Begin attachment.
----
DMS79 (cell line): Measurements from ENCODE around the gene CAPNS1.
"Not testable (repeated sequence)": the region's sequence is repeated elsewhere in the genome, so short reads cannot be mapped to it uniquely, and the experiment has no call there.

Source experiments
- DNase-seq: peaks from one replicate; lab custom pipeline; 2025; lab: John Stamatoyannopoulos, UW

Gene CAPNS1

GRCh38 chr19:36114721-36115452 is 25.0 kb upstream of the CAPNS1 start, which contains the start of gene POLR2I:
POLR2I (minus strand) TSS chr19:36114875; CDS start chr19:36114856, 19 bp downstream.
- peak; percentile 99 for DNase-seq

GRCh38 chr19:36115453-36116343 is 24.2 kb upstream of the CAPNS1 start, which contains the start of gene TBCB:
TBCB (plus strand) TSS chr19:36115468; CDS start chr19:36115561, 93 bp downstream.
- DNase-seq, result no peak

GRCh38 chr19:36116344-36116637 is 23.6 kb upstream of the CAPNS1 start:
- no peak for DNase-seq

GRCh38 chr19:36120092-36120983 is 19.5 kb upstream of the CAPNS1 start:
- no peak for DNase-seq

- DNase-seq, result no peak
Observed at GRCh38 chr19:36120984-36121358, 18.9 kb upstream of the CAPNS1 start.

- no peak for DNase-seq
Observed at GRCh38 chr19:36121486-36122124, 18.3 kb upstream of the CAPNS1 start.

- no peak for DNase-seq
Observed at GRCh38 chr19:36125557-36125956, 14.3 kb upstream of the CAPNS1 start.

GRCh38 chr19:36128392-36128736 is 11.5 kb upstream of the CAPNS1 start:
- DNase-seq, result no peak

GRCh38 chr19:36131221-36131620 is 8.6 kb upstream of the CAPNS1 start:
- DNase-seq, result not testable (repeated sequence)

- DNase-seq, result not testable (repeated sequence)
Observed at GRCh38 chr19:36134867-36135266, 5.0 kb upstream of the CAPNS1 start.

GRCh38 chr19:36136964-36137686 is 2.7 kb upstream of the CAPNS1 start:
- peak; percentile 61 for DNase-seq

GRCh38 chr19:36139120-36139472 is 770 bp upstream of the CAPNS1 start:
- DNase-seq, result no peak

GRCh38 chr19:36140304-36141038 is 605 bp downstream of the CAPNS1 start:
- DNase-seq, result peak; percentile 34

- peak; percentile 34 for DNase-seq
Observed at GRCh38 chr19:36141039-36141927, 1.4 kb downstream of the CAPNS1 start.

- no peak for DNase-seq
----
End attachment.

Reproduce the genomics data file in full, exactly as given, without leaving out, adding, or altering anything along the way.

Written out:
DMS79 (cell line): Measurements from ENCODE around the gene CAPNS1.
"Not testable (repeated sequence)": the region's sequence is repeated elsewhere in the genome, so short reads cannot be mapped to it uniquely, and the experiment has no call there.

Source experiments
- DNase-seq: peaks from one replicate; lab custom pipeline; 2025; lab: John Stamatoyannopoulos, UW

Gene CAPNS1

GRCh38 chr19:36114721-36115452 is 25.0 kb upstream of the CAPNS1 start, which contains the start of gene POLR2I:
POLR2I (minus strand) TSS chr19:36114875; CDS start chr19:36114856, 19 bp downstream.
- peak; percentile 99 for DNase-seq

GRCh38 chr19:36115453-36116343 is 24.2 kb upstream of the CAPNS1 start, which contains the start of gene TBCB:
TBCB (plus strand) TSS chr19:36115468; CDS start chr19:36115561, 93 bp downstream.
- DNase-seq, result no peak

GRCh38 chr19:36116344-36116637 is 23.6 kb upstream of the CAPNS1 start:
- no peak for DNase-seq

GRCh38 chr19:36120092-36120983 is 19.5 kb upstream of the CAPNS1 start:
- no peak for DNase-seq

- DNase-seq, result no peak
Observed at GRCh38 chr19:36120984-36121358, 18.9 kb upstream of the CAPNS1 start.

- no peak for DNase-seq
Observed at GRCh38 chr19:36121486-36122124, 18.3 kb upstream of the CAPNS1 start.

- no peak for DNase-seq
Observed at GRCh38 chr19:36125557-36125956, 14.3 kb upstream of the CAPNS1 start.

GRCh38 chr19:36128392-36128736 is 11.5 kb upstream of the CAPNS1 start:
- DNase-seq, result no peak

GRCh38 chr19:36131221-36131620 is 8.6 kb upstream of the CAPNS1 start:
- DNase-seq, result not testable (repeated sequence)

- DNase-seq, result not testable (repeated sequence)
Observed at GRCh38 chr19:36134867-36135266, 5.0 kb upstream of the CAPNS1 start.

GRCh38 chr19:36136964-36137686 is 2.7 kb upstream of the CAPNS1 start:
- peak; percentile 61 for DNase-seq

GRCh38 chr19:36139120-36139472 is 770 bp upstream of the CAPNS1 start:
- DNase-seq, result no peak

GRCh38 chr19:36140304-36141038 is 605 bp downstream of the CAPNS1 start:
- DNase-seq, result peak; percentile 34

- peak; percentile 34 for DNase-seq
Observed at GRCh38 chr19:36141039-36141927, 1.4 kb downstream of the CAPNS1 start.

- no peak for DNase-seq